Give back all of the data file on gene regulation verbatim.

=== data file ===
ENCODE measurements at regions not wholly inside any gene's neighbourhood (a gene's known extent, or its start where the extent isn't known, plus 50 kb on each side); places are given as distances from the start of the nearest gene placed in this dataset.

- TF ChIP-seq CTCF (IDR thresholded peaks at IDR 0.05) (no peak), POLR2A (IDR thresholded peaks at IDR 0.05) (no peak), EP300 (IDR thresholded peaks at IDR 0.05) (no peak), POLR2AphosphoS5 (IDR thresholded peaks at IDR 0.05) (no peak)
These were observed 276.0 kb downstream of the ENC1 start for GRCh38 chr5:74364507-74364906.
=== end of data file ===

ENCODE measurements at regions not wholly inside any gene's neighbourhood (a gene's known extent, or its start where the extent isn't known, plus 50 kb on each side); places are given as distances from the start of the nearest gene placed in this dataset.

- TF ChIP-seq CTCF (IDR thresholded peaks at IDR 0.05) (no peak), POLR2A (IDR thresholded peaks at IDR 0.05) (no peak), EP300 (IDR thresholded peaks at IDR 0.05) (no peak), POLR2AphosphoS5 (IDR thresholded peaks at IDR 0.05) (no peak)
These were observed 276.0 kb downstream of the ENC1 start for GRCh38 chr5:74364507-74364906.